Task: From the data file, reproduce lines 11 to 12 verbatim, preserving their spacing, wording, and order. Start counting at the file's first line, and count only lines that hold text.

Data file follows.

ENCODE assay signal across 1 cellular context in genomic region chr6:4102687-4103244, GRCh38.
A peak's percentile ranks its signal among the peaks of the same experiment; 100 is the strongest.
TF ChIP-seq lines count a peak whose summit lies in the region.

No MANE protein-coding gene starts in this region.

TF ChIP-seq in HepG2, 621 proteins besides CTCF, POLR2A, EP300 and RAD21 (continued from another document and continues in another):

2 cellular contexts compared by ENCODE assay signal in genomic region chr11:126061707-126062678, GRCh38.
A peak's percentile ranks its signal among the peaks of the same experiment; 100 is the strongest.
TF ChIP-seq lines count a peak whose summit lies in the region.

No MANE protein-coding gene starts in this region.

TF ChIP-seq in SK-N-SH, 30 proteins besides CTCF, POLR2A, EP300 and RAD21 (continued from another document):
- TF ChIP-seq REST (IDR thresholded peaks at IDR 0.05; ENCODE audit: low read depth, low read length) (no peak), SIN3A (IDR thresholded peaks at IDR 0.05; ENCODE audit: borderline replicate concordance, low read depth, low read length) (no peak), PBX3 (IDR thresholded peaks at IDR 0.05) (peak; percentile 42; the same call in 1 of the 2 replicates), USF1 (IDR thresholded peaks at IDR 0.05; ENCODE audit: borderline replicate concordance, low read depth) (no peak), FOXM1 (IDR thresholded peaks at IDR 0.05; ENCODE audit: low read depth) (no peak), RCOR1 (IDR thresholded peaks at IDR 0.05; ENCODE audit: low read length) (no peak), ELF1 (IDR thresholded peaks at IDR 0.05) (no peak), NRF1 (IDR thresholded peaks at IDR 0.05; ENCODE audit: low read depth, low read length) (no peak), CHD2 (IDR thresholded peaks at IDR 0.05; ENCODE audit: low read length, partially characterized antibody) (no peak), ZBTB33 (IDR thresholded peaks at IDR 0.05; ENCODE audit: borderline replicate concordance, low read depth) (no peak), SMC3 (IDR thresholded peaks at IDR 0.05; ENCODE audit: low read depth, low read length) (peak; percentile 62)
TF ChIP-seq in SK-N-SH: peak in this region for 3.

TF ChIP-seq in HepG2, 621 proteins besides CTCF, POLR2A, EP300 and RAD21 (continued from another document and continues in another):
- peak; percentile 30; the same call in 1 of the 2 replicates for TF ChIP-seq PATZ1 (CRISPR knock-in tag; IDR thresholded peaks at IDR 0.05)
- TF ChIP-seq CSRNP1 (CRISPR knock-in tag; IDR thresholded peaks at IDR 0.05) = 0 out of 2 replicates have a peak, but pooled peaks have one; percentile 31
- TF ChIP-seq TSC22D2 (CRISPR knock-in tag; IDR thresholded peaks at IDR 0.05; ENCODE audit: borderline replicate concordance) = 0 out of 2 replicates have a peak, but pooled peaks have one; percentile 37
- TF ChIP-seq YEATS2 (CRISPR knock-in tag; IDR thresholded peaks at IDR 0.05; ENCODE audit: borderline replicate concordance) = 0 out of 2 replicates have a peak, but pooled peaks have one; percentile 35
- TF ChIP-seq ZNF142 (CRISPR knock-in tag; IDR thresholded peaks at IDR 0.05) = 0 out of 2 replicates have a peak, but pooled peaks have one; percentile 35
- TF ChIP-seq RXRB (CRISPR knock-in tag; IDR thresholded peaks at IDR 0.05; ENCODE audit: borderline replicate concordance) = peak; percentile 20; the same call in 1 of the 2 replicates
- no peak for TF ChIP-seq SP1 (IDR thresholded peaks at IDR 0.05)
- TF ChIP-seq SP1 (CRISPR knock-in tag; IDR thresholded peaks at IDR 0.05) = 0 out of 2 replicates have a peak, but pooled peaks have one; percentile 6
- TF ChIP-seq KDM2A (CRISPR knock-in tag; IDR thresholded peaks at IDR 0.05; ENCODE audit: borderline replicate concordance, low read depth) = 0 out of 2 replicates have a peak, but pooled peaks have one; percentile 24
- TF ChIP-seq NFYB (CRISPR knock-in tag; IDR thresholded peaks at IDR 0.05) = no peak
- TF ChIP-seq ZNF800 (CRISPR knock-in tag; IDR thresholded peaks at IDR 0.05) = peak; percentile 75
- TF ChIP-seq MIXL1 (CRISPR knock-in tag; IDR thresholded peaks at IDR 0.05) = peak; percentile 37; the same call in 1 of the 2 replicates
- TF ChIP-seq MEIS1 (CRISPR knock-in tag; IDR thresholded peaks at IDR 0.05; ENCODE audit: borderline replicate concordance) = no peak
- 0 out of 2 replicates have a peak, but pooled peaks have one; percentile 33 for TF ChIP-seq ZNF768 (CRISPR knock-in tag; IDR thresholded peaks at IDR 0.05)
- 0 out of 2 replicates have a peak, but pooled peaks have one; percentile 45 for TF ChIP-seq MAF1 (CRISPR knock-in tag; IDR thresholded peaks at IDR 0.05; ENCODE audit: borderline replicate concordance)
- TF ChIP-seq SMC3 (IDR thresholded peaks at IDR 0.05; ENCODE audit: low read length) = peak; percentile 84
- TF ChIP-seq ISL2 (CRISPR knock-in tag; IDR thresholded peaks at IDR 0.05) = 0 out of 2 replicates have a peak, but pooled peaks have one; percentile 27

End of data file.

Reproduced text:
- TF ChIP-seq REST (IDR thresholded peaks at IDR 0.05; ENCODE audit: low read depth, low read length) (no peak), SIN3A (IDR thresholded peaks at IDR 0.05; ENCODE audit: borderline replicate concordance, low read depth, low read length) (no peak), PBX3 (IDR thresholded peaks at IDR 0.05) (peak; percentile 42; the same call in 1 of the 2 replicates), USF1 (IDR thresholded peaks at IDR 0.05; ENCODE audit: borderline replicate concordance, low read depth) (no peak), FOXM1 (IDR thresholded peaks at IDR 0.05; ENCODE audit: low read depth) (no peak), RCOR1 (IDR thresholded peaks at IDR 0.05; ENCODE audit: low read length) (no peak), ELF1 (IDR thresholded peaks at IDR 0.05) (no peak), NRF1 (IDR thresholded peaks at IDR 0.05; ENCODE audit: low read depth, low read length) (no peak), CHD2 (IDR thresholded peaks at IDR 0.05; ENCODE audit: low read length, partially characterized antibody) (no peak), ZBTB33 (IDR thresholded peaks at IDR 0.05; ENCODE audit: borderline replicate concordance, low read depth) (no peak), SMC3 (IDR thresholded peaks at IDR 0.05; ENCODE audit: low read depth, low read length) (peak; percentile 62)
TF ChIP-seq in SK-N-SH: peak in this region for 3.